Those that know me understand that I have an aversion to conflict. Nevertheless, I was thinking about conflict with respect to environmental decision-making in the context of world conflict. I was pondering whther there is good conflict that is distinct from bad conflict. Maybe one of the reasons that we seem to have such extreme governmental dysfunction is because we are treating chances for good conflicts and bad conflicts. OK, so let me define what I mean.
Dear Secretary Zinke
re: Bears Ears National Monument
I am a stakeholder, and I want that National Monument.
Or am I really a stakeholder? As a US citizen, I claim I am because this is Federal land. Many folks in western states suggest that I am not, because state governments should have domain over resources within their states. I live in California. Tribal people, with respect to Bears Ears, believe that they have a primary say in the matter. Thus, despite the fact that I agree with their position, they would consider me a stakeholder of infintesimally small proportion. That leaves Presidential promises and Republican values based on state's rights versus Tribal rights coupled with environmental concerns. Good luck, Secretary Zinke. This smells like bear poo no matter what you do. How did we get here, anyway?
In the weeks leading up to, and since, the most recent US election highlight the degree on acrimony in America; we are an uncivilized country. I guess that nearly every American would agree that this country has never been more divided in their lifetimes than it is right now. I grew up in the eras of Civil rights and Vietnam and that was, indeed, divisive. Campus protests, Capital marches, and even riots in the streets. However, now the issues are broader: war and civil rights along with energy, economy, environment, immigration and others. Further, the actors are not simply the dispossessed and college students, but people from all sectors along with our political leaders and leading news outlets. It seems dauntingly divisive at a scale that transcends the 1960’s. Can discourse focused on natural resource decisions provide an outlet to regain civility and treat heterogeneous opinions as just that, and not colors of flags on a battlefield?
Oh, I hope so. But then I am but a humble plant ecologist. Natural resource management is challenged by the human destruction of resources placing species at risk of extinction. One potential ‘solution’, upon which I have written, is Assisted Migration (AM). AM is deeply dividing the conservation community. Proponents argue that we need to deploy AM to reduce the magnitude of future extinctions. Opponents argue that it is too risky, not likely to succeed, will cause another suite of problems, or is ethically misguided. It is the ‘ethically misguided’ that is at the core of this essay.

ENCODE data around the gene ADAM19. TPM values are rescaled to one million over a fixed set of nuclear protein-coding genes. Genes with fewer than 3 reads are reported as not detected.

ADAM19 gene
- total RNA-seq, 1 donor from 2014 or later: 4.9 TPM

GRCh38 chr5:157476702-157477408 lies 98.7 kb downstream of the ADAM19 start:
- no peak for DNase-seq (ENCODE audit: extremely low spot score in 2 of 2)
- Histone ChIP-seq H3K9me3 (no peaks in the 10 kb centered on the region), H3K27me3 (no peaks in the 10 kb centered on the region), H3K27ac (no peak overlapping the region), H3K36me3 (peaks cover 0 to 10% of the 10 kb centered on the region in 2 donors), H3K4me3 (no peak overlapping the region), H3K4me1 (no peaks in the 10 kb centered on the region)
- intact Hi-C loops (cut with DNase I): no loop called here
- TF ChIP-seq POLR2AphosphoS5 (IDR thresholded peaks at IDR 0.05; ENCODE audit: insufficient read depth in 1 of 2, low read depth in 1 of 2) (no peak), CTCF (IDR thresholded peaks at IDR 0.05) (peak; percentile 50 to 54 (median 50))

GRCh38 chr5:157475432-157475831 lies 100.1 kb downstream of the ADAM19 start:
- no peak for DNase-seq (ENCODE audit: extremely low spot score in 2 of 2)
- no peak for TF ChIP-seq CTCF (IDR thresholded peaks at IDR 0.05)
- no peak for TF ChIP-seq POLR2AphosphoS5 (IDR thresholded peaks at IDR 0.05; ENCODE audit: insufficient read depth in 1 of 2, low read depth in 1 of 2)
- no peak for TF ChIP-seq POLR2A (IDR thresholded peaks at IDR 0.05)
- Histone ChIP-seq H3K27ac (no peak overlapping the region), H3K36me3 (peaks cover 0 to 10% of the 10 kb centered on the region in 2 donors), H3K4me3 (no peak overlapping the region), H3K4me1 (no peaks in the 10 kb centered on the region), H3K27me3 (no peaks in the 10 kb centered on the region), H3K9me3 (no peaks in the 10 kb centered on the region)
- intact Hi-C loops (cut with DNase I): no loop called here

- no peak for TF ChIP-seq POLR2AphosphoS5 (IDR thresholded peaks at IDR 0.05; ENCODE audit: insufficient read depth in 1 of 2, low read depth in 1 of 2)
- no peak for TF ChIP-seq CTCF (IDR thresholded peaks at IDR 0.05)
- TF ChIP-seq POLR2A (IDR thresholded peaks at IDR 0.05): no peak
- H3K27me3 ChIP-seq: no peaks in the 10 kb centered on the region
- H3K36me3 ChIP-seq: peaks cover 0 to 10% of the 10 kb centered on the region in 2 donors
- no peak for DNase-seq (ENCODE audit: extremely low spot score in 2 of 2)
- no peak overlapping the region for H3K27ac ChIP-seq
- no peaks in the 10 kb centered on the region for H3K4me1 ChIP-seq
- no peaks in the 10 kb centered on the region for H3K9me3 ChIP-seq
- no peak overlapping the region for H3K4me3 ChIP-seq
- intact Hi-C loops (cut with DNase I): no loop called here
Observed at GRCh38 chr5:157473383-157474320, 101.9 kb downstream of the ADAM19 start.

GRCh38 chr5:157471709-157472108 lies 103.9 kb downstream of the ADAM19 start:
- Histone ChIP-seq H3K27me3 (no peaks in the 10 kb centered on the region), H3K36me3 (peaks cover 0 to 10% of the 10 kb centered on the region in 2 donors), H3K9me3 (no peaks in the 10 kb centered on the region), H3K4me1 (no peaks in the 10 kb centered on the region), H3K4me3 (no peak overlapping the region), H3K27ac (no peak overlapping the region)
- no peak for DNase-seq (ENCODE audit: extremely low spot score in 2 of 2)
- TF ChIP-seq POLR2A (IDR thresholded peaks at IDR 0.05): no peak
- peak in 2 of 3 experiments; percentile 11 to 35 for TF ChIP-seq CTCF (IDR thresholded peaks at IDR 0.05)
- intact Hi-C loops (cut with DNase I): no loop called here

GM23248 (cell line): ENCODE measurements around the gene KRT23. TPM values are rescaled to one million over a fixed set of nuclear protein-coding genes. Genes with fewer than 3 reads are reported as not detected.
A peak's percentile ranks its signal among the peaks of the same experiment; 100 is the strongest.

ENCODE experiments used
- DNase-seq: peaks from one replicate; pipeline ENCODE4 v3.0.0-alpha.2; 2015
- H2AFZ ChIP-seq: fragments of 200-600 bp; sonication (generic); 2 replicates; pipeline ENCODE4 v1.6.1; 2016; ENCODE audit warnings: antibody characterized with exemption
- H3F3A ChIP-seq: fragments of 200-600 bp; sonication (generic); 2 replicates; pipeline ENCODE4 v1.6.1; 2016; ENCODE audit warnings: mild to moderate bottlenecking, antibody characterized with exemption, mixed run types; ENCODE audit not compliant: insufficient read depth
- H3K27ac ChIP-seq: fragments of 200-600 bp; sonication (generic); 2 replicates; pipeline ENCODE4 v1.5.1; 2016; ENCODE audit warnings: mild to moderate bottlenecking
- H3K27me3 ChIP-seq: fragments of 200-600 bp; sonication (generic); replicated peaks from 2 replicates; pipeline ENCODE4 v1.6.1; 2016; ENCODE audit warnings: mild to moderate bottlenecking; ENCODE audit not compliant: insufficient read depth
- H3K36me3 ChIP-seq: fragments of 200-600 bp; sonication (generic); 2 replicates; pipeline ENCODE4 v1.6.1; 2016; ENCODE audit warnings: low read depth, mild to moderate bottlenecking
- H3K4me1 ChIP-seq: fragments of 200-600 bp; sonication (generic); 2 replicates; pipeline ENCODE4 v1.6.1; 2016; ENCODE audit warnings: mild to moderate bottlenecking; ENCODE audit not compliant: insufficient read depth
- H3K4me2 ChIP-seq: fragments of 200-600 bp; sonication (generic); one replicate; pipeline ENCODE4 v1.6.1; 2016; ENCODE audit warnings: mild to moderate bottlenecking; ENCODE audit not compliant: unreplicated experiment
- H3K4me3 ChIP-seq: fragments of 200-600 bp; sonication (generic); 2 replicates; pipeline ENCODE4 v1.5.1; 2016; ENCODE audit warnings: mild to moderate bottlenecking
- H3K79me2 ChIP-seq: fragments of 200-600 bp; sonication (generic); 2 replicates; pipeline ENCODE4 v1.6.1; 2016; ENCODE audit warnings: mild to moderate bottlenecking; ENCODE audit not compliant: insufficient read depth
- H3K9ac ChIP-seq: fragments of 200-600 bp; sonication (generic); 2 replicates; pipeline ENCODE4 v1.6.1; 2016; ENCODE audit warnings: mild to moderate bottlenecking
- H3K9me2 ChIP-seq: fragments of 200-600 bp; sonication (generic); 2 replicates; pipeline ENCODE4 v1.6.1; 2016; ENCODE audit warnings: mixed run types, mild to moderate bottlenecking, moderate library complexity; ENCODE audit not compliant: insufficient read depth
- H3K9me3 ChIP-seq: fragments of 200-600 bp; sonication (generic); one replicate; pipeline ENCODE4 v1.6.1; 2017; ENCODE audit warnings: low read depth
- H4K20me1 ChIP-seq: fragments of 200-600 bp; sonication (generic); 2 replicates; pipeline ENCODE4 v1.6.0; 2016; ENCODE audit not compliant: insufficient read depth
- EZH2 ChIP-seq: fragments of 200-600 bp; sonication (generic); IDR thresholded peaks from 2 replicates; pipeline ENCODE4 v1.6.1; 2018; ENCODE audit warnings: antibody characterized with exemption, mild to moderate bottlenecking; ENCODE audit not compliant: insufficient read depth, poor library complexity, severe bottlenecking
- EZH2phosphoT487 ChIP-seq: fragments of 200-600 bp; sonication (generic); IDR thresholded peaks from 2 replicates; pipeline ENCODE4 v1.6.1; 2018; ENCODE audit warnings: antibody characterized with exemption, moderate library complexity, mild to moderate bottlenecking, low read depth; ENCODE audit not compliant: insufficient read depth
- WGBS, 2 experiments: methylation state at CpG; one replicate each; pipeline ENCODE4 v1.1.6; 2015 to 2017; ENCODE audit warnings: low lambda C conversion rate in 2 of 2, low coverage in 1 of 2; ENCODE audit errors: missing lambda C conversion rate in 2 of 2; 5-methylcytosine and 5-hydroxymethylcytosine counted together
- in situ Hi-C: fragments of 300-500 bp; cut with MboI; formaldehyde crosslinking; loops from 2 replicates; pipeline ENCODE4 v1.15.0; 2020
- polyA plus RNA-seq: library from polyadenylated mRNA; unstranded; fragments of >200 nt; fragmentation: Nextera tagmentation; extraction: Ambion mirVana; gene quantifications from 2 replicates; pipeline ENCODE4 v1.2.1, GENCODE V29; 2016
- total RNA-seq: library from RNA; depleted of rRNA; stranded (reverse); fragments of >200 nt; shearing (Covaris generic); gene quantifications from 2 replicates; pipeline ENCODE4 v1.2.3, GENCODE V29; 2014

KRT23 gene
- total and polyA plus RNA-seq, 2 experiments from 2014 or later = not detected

“So how does that work? How do you get a bunch of books or whatever into DNA format?” –my Dad
A recent article my Dad read in The Atlantic ("Fun with DNA") about DNA spurred an interesting conversation about the state of genetics, our knowledge of DNA, and even more so, about the depth of (mis)understanding between the scientists and the public.
The Society for Environmental Journalists met recently in Sacramento California. I went to two events. While both events were well-planned informative and entertaining, I was left with a lingering question: why would I want to learn how to become a good science communicator?
Three obvious possible answers come quickly to mind:
By Dena Spatz
I am 1,000 miles southwest of Hawaii and over 3,000 miles to the closest continent. I fall asleep to the squeaks of Brown Noddy and White Tern chicks and I wake up to the blow of the trade winds from the northeast. Before our 7:30 am breakfast, my team and I prepare our lagoon boats with a can of gas, the gear for the day, and our deep freezer-treated clothing that help to prevent insects and soils from spreading among all the islands we visit each day. By 8:30, we motor towards one of the many islets within Palmyra Atoll, a U.S. territory occupied by a handful of researchers and staff from the Nature Conservancy and the U.S. Fish and Wildlife Service.
By Zack Steel
Summer moves to fall, and fire season is accelerating. Once again, it looks to be a major season, (perhaps fueled by a weak monsoon) although we have not yet had a really big one in the Sierra Nevada. Jane Little recently put out an article in High Country News regarding the dead trees in the Sierra Nevada and the potential for fire. So, like the Roman god Janus: looking backward, looking forward,... what would Janus do?
By: Michael Peterson
Nine feet is one foot shorter than a basketball hoop. Nine feet is higher than the average residential ceiling height. Nine feet is the length from the tip of one horn to the other of a large Long-horned Bison, one of five species in the Bison genus. The Long-horned Bison is one of three species now extinct, but its extant (still living) relative, the American Bison, is now the national mammal of the United States of America.
Google chrome users: click here to download a RSS extension